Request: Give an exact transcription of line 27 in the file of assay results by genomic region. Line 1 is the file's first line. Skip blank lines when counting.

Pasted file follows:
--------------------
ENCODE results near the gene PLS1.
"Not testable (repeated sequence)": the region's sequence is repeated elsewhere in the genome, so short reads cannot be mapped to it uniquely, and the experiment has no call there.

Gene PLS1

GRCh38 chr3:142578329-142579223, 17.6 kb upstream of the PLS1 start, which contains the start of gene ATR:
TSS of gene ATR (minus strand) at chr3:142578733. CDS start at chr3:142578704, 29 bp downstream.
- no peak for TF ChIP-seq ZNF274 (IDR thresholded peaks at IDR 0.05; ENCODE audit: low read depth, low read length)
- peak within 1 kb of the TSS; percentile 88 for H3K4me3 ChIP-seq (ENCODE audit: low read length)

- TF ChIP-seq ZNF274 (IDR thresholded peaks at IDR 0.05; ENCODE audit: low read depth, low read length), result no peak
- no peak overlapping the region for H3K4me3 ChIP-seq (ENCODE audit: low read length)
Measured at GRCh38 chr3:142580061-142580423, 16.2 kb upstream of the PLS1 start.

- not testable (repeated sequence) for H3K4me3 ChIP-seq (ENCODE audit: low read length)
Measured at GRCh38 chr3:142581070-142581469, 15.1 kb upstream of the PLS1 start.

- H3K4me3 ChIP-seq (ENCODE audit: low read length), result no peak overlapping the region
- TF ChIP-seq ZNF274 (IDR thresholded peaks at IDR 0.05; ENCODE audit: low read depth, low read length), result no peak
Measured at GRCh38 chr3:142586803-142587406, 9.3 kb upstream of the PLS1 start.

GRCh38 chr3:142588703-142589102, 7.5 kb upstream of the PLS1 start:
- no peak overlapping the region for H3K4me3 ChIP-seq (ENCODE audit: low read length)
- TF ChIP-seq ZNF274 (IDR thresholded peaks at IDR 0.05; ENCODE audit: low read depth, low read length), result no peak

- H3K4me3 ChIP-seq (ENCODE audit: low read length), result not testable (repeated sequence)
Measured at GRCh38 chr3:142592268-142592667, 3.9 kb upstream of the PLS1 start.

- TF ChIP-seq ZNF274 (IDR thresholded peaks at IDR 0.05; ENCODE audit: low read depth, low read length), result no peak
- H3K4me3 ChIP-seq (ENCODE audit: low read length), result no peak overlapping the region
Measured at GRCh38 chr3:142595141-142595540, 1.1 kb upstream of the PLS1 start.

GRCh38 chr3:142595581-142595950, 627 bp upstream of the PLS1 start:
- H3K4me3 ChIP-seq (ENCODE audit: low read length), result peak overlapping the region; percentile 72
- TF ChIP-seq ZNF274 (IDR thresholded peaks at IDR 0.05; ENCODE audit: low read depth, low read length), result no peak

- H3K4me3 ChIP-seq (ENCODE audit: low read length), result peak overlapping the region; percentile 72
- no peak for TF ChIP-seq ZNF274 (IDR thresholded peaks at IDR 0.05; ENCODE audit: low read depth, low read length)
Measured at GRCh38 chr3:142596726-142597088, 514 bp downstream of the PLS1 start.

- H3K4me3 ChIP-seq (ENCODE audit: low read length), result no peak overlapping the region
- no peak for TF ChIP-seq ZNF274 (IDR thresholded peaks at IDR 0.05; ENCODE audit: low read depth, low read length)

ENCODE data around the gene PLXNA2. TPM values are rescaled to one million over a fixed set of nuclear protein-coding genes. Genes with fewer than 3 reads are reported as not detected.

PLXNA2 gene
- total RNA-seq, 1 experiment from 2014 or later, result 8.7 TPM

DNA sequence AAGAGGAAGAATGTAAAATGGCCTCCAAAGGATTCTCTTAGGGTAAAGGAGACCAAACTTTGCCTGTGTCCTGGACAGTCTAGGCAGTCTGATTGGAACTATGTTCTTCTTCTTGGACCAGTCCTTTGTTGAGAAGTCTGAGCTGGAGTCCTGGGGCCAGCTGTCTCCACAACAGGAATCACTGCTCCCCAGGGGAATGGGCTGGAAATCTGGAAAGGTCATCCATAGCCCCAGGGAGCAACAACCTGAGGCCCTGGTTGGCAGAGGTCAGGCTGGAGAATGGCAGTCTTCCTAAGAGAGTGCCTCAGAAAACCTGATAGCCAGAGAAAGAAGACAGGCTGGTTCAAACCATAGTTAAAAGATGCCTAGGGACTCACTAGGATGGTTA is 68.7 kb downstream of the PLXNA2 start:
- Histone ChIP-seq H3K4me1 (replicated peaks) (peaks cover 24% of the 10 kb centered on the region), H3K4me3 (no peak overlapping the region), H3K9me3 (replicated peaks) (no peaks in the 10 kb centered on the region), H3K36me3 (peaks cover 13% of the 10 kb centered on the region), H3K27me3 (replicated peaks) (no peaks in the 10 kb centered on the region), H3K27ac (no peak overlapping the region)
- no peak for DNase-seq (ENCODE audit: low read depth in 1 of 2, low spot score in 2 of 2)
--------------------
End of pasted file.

- H3K4me3 ChIP-seq (ENCODE audit: low read length), result peak overlapping the region; percentile 72